Summary for Congressional bill HR 3326 (114th):
- Trade secrets are secret items that give a business a leg up against their competition (for example, Coca-Cola’s secret formula).
- This bill creates a national legal standard for businesses to bring private civil action against those who steal trade secrets from them.
- Currently, there are only state laws protecting trade secrets in civil trials.
- Currently, only criminal action can be taken through federal courts.
- This bill also gives the power of a “pre-notice ex parte”, which allows businesses to seize the alleged trade secret before bringing them to court.
- The UTSA (Uniform Trade Secrets Act) has been adopted by 48 states, which provides for trade secret protection in civil courts.
- However, the UTSA is slightly different across all states, leading to some confusion.
- Increases the statute of limitations to 5 years (UTSA gives 3 years).
- The difference between civil and criminal courts is that only the government can bring up a case in criminal court.
- Trade secrets are the only form of IP in the US without federal civil actions available.
Vote Yet if you believe:
- Businesses should have strong trade secret protections. #TradeSecrets #IP
- Increasingly, foreign nations are stealing trade secrets from US companies. #Cybersecurity #TradeSecrets
- Federal law creates uniformity throughout the country. #FederalVsState
Vote No if you believe:
- State laws (UTSA) are already effective and sufficient. #FederalVsState
- The “pre-notice ex parte” is ripe for abuse. #ExParte
- The federal courts have enough cases to deal with. #FederalCourts
(This is the 1st draft of the summary for a bill in Polinav. Summary & In-Depth is non-partisan & Vote yes/no reasons are fact-checked. if you think something is wrong, should be added or deleted, comment below!)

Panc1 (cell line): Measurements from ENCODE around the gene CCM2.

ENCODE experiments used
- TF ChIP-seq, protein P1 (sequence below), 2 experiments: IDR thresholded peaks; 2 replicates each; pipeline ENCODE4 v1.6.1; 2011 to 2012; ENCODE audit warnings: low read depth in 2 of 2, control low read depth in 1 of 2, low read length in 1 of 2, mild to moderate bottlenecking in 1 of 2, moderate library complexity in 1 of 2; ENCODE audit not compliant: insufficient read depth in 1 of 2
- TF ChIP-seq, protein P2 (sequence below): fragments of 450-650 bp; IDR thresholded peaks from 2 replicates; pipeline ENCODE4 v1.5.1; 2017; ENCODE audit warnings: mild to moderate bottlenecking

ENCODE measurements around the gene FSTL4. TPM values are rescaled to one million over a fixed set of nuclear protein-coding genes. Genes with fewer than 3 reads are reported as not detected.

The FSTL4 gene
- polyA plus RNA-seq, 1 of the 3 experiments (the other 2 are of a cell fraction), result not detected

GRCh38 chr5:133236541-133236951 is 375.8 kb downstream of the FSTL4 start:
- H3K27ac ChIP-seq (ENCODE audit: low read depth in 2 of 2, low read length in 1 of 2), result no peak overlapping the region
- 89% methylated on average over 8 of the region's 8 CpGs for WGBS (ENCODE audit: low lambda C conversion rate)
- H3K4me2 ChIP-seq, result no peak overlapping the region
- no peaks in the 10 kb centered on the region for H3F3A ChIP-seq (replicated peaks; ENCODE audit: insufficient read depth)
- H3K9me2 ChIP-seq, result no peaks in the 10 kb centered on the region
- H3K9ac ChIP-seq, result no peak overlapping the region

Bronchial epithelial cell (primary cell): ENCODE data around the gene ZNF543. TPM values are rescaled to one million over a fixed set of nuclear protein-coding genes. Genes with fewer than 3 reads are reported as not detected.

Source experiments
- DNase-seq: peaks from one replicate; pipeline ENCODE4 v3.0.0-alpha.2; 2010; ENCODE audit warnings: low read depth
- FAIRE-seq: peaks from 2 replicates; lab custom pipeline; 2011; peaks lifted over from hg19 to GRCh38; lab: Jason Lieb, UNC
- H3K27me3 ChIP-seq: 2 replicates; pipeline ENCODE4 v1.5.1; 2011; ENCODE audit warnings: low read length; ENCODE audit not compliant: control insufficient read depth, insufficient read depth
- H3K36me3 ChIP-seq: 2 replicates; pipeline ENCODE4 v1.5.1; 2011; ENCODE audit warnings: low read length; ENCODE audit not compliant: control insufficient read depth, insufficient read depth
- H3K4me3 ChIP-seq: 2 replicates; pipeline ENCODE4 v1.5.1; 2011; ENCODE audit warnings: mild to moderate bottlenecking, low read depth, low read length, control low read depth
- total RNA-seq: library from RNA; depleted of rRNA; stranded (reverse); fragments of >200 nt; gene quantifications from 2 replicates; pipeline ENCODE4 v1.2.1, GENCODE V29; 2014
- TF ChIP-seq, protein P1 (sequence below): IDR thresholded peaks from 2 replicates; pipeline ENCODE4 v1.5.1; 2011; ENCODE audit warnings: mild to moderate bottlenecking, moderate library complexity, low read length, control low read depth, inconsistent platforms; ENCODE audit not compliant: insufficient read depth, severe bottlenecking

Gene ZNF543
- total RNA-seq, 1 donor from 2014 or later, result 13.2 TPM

This one is fairly nonsensical to an average Joe, but it’s still important in some regards. One of the main points is to allow for a private, civil action in a federal court. There are state, civil actions available through the UTSA, but laws are a bit different throughout the country, so different procedural items and other legal jargon have to be understood for whichever state you’re dealing in. With it being at the federal level, everyone is on one system then.
That one isn’t particularly controversial, but more about whether we want the laws to be adjudicated at the state or federal level. The biggest point of contention has to do with the “pre-notice ex parte”. There are some important distinctions with this legal procedure.
Mainly, the business doesn’t have to get a court date for this. The whole point of getting a court date is to inform the opposing party that you’re taking some action & what action you’re taking. With an ex parte, you inform the opposing party the day before (so they can bring counsel if they’d like), you bring your case and supporting arguments and request the action to the judge right away. The judge then has the authority to allow the action or not.
It’s an interesting case to use this. If someone has stolen your trade secrets, because they’re trade secrets, there’s a certainty immediacy to it. Once it’s public – well – it’s not a secret anymore. So, allowing for this action does seem like a necessity for this use case. However, the fact is that the reason why this isn’t allowed is that we generally want the rule (and procedure) of law to exist. This could very easily be misused by malicious parties.
This one is hard to judge, but this one, I stand on the capitalist side; we should help businesses keep their intellectual property protected against improper methods of extracting trade secrets.
I want my representatives to vote YES on this bill!